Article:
And the AAP states: “Serious events occur more often from the actual infection or disease, rather than from the vaccine; therefore, the vaccine is much safer.”
One well-known “anti-vaxxer” is actress Jenny McCarthy, who led vaccine opposition several years ago, claiming a connection between vaccines and autism. However, at least seven large studies in major medical journals have since found no association between the MMR vaccine and autism spectrum disorder.
But some parents are still leery of the vaccines or have religious or philosophical reasons for refusing them. A 2004 study found that unvaccinated children tended to come from families with $75,000 or higher income and college-educated parents who have easy access to information, health guidelines, and medical care. Some of the most common reasons parents of unvaccinated children cited for not immunizing their children include concerns regarding the overall safety of vaccines, distrust of medical entities such as health-care professionals “in the system” and the Centers for Disease Control, and the belief that children are given too many vaccinations at too young an age (“too much too soon”). These parents also tended to have higher confidence levels in alternative healthcare providers, friends and other parents, the Internet, and the organization Dissatisfied Parents Together (DPT), a widely recognized anti-vaccination organization.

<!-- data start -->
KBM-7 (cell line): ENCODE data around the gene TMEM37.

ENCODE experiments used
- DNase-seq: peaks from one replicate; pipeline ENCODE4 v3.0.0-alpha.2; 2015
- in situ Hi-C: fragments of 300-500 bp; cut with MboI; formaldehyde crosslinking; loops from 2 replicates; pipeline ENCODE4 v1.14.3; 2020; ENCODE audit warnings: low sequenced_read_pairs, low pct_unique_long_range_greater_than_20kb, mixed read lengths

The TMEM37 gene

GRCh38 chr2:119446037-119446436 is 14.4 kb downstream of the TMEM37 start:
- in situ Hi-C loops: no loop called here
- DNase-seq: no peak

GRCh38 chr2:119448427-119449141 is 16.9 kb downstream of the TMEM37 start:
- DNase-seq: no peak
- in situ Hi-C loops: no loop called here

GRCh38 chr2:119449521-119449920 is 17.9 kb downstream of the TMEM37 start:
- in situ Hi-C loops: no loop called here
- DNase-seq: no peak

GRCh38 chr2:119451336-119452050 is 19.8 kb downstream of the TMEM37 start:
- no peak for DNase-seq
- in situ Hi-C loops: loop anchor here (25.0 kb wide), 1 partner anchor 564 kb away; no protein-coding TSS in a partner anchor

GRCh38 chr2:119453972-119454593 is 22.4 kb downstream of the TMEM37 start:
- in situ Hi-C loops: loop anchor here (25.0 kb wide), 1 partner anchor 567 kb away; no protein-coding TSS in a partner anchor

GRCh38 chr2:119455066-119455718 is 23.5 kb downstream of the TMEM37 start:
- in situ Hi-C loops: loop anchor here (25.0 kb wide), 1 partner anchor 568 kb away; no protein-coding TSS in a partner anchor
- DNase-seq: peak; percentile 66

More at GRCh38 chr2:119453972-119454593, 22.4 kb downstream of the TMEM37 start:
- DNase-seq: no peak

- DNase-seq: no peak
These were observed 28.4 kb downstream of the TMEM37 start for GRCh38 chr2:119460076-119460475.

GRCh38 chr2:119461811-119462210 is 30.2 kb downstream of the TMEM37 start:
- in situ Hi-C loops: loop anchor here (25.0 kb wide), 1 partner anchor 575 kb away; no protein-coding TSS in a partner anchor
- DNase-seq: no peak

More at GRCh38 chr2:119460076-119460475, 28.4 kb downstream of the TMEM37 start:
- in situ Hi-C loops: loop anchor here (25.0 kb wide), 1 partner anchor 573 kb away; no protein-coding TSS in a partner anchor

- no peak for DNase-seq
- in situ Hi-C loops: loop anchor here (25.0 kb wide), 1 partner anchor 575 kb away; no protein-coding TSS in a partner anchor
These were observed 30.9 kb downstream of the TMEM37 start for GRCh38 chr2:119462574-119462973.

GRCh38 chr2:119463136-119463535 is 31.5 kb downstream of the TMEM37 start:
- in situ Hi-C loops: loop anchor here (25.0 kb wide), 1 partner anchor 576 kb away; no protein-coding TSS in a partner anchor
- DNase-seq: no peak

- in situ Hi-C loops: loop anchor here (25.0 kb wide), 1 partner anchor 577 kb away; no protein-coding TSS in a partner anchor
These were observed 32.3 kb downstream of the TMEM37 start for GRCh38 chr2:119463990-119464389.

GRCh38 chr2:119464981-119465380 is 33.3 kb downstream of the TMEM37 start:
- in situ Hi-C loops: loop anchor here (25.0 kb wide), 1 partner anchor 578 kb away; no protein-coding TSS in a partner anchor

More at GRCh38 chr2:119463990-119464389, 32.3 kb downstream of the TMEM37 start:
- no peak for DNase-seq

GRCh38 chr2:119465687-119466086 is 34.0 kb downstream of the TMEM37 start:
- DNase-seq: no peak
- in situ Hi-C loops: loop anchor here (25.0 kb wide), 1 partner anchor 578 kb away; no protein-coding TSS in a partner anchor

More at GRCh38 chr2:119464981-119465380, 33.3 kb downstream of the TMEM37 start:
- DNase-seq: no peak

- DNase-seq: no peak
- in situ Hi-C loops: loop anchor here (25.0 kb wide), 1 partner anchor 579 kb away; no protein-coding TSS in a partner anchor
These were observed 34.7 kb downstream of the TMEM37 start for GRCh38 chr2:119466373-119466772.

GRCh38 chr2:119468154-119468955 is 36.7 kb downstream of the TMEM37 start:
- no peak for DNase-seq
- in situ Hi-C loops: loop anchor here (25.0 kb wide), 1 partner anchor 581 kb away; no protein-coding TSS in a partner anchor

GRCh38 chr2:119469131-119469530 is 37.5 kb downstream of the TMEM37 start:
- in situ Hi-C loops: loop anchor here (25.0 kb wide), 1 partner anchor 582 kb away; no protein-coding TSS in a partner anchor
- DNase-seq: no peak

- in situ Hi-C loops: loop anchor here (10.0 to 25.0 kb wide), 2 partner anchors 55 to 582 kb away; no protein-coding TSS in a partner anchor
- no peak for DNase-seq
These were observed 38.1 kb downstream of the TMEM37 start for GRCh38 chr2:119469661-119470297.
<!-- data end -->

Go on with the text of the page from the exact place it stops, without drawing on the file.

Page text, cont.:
Sondra Guy, a mother of seven on Colorado’s Western Slope, was a pro-vaccine registered nurse until she had her first child. “Our oldest child became very ill after his first set of vaccines. He was chronically ill as an infant even though he was home with me all the time. He didn’t even go to the nursery at church. He developed serious food allergies as well. After we were advised to stop his vaccines, I started doing a lot of research on the safety and efficacy of the vaccinations. What I found out was disturbing to say the least.”
The Impact on Children’s Ministry
So what does all this mean for your church?
Find out the laws in your particular state, and check with your insurance company to see what steps, if any, you need to take to ensure your church policies match their requirements. Then discuss all of this with your church’s leadership. Put plans in place for how your church would deal with exposure to a contagious disease—both with how and what to tell families, and what your church’s response will be.
It’s a fine line to walk between protecting kids and living in fear of what could potentially happen. Should you teach one way or another about vaccines? Should your church have an official policy about unvaccinated kids?
“Should ‘the church’ have the authority to discriminate against unvaccinated children and refuse to teach them about Jesus? I have to wonder what Jesus would have to say about that,” Guy says.